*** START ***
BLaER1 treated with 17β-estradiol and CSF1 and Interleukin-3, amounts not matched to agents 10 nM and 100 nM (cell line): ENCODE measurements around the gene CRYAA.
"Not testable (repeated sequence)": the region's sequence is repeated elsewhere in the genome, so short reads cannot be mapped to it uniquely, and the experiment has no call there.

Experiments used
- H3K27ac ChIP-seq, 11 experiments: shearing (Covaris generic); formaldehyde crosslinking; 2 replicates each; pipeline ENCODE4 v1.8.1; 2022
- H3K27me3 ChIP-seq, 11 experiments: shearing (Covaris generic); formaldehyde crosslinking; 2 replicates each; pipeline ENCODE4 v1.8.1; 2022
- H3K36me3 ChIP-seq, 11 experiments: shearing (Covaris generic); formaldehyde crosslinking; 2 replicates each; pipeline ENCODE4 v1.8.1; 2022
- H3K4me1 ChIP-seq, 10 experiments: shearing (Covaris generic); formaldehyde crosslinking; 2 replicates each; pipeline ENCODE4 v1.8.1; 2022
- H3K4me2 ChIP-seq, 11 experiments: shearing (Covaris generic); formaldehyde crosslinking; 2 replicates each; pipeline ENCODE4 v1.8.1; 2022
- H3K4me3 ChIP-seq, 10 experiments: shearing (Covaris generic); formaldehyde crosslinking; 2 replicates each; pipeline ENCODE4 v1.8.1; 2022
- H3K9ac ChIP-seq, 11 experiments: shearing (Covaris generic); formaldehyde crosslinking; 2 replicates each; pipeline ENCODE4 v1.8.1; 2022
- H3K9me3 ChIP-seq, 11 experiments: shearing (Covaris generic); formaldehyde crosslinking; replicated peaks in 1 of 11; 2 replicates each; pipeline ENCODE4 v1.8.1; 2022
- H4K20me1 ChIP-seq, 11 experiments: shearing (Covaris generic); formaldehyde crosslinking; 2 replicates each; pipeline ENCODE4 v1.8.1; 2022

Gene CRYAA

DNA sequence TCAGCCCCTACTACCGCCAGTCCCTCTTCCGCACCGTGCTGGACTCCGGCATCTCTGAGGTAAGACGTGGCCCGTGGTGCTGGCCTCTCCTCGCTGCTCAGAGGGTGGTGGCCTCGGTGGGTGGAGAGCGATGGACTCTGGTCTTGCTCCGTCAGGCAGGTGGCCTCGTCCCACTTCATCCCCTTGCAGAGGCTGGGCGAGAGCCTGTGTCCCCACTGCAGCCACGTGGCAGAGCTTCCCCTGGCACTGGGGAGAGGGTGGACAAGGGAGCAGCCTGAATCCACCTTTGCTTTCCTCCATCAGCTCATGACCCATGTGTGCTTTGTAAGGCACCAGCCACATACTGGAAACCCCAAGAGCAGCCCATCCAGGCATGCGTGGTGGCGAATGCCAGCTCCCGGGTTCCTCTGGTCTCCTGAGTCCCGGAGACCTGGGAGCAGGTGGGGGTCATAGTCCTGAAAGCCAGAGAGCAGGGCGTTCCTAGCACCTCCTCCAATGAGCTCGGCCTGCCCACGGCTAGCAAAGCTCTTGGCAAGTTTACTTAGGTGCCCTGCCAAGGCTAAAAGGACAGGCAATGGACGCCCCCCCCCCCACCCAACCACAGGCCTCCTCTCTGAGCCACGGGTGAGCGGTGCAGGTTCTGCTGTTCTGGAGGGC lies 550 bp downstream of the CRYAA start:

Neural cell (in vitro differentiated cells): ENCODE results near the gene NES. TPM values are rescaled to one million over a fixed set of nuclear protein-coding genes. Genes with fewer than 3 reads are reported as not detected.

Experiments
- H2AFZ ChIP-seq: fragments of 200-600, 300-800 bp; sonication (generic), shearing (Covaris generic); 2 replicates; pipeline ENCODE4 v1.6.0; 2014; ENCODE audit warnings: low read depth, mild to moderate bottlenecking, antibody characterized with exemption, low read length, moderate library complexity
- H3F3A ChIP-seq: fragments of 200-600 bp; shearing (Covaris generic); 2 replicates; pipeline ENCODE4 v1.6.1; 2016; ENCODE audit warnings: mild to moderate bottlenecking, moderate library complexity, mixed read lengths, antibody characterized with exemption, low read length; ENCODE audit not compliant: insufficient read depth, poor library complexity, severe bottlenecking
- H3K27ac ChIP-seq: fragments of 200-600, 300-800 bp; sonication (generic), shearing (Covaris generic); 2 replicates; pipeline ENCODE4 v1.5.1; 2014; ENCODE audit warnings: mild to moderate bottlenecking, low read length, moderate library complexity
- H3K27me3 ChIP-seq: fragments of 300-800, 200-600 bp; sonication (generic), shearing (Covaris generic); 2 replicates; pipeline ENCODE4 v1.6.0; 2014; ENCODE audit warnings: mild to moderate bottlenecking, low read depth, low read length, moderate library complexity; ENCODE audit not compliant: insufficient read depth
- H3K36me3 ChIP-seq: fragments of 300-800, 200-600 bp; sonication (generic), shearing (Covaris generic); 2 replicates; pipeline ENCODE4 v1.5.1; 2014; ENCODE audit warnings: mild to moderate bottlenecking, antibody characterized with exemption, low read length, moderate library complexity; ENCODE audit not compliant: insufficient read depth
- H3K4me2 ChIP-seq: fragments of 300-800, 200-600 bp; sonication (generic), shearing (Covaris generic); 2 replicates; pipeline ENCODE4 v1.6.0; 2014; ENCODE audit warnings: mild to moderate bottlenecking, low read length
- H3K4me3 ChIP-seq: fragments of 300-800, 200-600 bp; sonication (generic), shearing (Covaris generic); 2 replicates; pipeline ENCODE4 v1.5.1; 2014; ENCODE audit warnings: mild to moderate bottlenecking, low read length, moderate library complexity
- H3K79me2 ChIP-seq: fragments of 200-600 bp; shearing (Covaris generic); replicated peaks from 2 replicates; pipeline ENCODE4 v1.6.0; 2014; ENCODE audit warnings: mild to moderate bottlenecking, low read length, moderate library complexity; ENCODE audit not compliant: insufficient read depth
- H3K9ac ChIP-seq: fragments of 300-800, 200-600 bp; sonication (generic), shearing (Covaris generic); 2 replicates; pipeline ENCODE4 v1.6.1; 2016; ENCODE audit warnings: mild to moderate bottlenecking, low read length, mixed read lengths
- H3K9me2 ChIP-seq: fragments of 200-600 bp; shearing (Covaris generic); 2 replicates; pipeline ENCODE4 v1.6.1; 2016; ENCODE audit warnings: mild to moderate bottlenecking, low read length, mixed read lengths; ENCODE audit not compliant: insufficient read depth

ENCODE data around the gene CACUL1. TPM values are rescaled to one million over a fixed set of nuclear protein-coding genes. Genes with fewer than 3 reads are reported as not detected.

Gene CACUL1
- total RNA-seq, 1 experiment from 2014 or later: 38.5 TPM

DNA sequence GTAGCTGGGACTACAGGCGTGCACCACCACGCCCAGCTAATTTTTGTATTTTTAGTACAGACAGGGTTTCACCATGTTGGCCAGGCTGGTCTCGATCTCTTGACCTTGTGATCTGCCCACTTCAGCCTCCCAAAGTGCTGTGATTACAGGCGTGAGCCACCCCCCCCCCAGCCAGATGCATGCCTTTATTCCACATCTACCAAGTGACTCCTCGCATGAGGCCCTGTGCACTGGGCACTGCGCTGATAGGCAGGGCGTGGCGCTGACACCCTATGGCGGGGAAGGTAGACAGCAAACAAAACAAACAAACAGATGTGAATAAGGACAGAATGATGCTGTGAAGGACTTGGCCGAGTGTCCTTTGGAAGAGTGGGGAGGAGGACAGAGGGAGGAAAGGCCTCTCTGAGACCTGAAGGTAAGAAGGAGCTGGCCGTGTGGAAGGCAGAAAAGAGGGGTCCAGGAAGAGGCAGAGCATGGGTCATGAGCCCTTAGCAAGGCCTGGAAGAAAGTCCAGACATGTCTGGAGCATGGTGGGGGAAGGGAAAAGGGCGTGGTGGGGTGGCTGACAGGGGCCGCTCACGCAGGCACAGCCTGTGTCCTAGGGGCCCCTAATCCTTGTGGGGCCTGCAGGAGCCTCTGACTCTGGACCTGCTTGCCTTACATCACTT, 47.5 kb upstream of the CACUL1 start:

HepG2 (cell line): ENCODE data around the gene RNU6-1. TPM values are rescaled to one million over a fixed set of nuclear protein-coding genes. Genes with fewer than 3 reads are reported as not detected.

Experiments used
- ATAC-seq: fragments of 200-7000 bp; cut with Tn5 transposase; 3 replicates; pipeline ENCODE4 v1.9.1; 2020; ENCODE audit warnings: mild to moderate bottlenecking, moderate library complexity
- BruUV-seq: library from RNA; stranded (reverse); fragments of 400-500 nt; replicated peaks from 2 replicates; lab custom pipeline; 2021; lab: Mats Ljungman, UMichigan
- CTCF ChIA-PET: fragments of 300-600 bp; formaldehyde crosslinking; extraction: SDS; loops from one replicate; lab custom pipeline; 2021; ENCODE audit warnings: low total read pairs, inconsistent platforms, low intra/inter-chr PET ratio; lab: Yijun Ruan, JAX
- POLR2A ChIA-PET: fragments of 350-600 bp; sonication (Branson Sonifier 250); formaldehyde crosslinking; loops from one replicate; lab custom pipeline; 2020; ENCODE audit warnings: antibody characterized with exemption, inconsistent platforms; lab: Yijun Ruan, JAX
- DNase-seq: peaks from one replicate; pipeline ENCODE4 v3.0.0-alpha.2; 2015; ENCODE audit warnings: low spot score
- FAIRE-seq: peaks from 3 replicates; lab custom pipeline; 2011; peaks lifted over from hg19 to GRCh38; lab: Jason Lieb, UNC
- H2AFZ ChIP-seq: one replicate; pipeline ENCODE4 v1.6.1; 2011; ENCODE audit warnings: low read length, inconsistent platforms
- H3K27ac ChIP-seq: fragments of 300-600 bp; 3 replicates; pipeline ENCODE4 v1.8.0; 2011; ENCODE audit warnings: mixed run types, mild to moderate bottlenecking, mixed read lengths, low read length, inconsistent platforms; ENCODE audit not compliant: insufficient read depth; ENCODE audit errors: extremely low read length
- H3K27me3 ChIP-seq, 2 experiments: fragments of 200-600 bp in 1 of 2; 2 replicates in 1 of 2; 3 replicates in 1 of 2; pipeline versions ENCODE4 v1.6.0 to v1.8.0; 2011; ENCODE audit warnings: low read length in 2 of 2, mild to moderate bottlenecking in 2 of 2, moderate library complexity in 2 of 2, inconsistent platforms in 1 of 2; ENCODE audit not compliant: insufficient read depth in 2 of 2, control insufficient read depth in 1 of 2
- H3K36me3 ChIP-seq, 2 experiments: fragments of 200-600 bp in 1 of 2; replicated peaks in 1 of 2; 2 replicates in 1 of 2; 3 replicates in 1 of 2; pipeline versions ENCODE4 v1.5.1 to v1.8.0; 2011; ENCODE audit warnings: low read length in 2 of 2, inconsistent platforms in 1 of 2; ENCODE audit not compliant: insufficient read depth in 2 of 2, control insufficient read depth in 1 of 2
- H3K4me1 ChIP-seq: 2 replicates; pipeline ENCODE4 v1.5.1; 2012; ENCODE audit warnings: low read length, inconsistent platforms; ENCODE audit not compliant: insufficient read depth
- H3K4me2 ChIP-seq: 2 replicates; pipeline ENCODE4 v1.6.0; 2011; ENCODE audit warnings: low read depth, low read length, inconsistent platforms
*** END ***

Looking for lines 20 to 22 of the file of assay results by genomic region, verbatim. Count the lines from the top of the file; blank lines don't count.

- H3K27me3 ChIP-seq: fragments of 300-800, 200-600 bp; sonication (generic), shearing (Covaris generic); 2 replicates; pipeline ENCODE4 v1.6.0; 2014; ENCODE audit warnings: mild to moderate bottlenecking, low read depth, low read length, moderate library complexity; ENCODE audit not compliant: insufficient read depth
- H3K36me3 ChIP-seq: fragments of 300-800, 200-600 bp; sonication (generic), shearing (Covaris generic); 2 replicates; pipeline ENCODE4 v1.5.1; 2014; ENCODE audit warnings: mild to moderate bottlenecking, antibody characterized with exemption, low read length, moderate library complexity; ENCODE audit not compliant: insufficient read depth
- H3K4me2 ChIP-seq: fragments of 300-800, 200-600 bp; sonication (generic), shearing (Covaris generic); 2 replicates; pipeline ENCODE4 v1.6.0; 2014; ENCODE audit warnings: mild to moderate bottlenecking, low read length